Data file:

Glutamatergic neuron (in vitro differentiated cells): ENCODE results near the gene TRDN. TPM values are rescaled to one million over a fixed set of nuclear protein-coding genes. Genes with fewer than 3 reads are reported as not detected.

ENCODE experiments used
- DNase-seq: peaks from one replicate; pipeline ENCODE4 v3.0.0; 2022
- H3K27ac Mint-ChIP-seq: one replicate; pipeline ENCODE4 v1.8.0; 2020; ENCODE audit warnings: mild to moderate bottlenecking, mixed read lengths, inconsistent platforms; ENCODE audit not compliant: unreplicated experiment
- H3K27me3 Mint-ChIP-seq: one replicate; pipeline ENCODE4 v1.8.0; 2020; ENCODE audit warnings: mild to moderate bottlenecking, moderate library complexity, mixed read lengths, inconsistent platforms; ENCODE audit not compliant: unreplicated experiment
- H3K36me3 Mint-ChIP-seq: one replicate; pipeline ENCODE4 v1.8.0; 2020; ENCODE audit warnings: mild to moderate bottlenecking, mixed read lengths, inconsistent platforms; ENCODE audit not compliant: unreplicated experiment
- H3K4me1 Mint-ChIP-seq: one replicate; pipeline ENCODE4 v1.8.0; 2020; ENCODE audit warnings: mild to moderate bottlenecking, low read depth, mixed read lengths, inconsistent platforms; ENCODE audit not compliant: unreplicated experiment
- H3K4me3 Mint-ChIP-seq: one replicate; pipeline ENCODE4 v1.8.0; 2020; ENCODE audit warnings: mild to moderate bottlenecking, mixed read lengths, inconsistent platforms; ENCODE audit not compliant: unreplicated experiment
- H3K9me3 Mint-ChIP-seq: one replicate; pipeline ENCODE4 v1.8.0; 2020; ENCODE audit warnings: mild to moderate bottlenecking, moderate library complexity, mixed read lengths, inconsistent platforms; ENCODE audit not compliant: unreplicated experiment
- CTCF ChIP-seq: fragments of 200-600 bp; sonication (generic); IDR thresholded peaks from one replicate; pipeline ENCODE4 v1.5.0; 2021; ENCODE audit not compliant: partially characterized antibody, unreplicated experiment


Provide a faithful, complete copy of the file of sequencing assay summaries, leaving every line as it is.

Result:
Glutamatergic neuron (in vitro differentiated cells): ENCODE results near the gene TRDN. TPM values are rescaled to one million over a fixed set of nuclear protein-coding genes. Genes with fewer than 3 reads are reported as not detected.

ENCODE experiments used
- DNase-seq: peaks from one replicate; pipeline ENCODE4 v3.0.0; 2022
- H3K27ac Mint-ChIP-seq: one replicate; pipeline ENCODE4 v1.8.0; 2020; ENCODE audit warnings: mild to moderate bottlenecking, mixed read lengths, inconsistent platforms; ENCODE audit not compliant: unreplicated experiment
- H3K27me3 Mint-ChIP-seq: one replicate; pipeline ENCODE4 v1.8.0; 2020; ENCODE audit warnings: mild to moderate bottlenecking, moderate library complexity, mixed read lengths, inconsistent platforms; ENCODE audit not compliant: unreplicated experiment
- H3K36me3 Mint-ChIP-seq: one replicate; pipeline ENCODE4 v1.8.0; 2020; ENCODE audit warnings: mild to moderate bottlenecking, mixed read lengths, inconsistent platforms; ENCODE audit not compliant: unreplicated experiment
- H3K4me1 Mint-ChIP-seq: one replicate; pipeline ENCODE4 v1.8.0; 2020; ENCODE audit warnings: mild to moderate bottlenecking, low read depth, mixed read lengths, inconsistent platforms; ENCODE audit not compliant: unreplicated experiment
- H3K4me3 Mint-ChIP-seq: one replicate; pipeline ENCODE4 v1.8.0; 2020; ENCODE audit warnings: mild to moderate bottlenecking, mixed read lengths, inconsistent platforms; ENCODE audit not compliant: unreplicated experiment
- H3K9me3 Mint-ChIP-seq: one replicate; pipeline ENCODE4 v1.8.0; 2020; ENCODE audit warnings: mild to moderate bottlenecking, moderate library complexity, mixed read lengths, inconsistent platforms; ENCODE audit not compliant: unreplicated experiment
- CTCF ChIP-seq: fragments of 200-600 bp; sonication (generic); IDR thresholded peaks from one replicate; pipeline ENCODE4 v1.5.0; 2021; ENCODE audit not compliant: partially characterized antibody, unreplicated experiment